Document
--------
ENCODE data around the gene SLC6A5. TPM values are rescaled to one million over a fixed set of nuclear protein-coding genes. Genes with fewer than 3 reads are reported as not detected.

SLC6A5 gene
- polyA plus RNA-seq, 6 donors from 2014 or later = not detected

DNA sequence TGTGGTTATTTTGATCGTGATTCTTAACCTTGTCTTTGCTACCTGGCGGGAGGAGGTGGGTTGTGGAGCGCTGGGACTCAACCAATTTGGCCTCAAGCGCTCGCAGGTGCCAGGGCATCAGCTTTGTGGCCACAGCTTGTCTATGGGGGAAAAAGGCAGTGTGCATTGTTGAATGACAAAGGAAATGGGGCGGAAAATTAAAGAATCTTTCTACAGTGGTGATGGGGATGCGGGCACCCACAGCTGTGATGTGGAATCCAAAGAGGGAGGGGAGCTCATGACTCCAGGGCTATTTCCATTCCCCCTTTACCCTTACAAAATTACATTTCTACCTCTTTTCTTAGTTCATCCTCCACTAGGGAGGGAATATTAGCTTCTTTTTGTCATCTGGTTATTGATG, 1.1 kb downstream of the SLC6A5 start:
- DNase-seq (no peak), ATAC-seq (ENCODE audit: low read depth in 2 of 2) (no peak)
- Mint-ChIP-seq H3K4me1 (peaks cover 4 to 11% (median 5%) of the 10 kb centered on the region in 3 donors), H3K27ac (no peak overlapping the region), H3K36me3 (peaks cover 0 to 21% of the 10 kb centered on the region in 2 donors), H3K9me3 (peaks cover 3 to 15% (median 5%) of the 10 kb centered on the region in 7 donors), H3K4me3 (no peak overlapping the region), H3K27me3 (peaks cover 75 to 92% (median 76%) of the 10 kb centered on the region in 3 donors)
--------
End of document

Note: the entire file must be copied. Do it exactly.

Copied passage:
ENCODE data around the gene SLC6A5. TPM values are rescaled to one million over a fixed set of nuclear protein-coding genes. Genes with fewer than 3 reads are reported as not detected.

SLC6A5 gene
- polyA plus RNA-seq, 6 donors from 2014 or later = not detected

DNA sequence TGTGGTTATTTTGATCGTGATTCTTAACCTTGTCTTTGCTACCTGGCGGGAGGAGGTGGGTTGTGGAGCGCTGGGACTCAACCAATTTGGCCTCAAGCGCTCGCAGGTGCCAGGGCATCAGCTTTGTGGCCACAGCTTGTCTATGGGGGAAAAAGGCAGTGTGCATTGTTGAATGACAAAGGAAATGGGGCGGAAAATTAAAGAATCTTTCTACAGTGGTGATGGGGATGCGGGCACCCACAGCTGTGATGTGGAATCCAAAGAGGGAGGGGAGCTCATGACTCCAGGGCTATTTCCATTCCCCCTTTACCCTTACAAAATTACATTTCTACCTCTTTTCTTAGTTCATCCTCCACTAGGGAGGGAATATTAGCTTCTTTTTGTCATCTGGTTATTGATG, 1.1 kb downstream of the SLC6A5 start:
- DNase-seq (no peak), ATAC-seq (ENCODE audit: low read depth in 2 of 2) (no peak)
- Mint-ChIP-seq H3K4me1 (peaks cover 4 to 11% (median 5%) of the 10 kb centered on the region in 3 donors), H3K27ac (no peak overlapping the region), H3K36me3 (peaks cover 0 to 21% of the 10 kb centered on the region in 2 donors), H3K9me3 (peaks cover 3 to 15% (median 5%) of the 10 kb centered on the region in 7 donors), H3K4me3 (no peak overlapping the region), H3K27me3 (peaks cover 75 to 92% (median 76%) of the 10 kb centered on the region in 3 donors)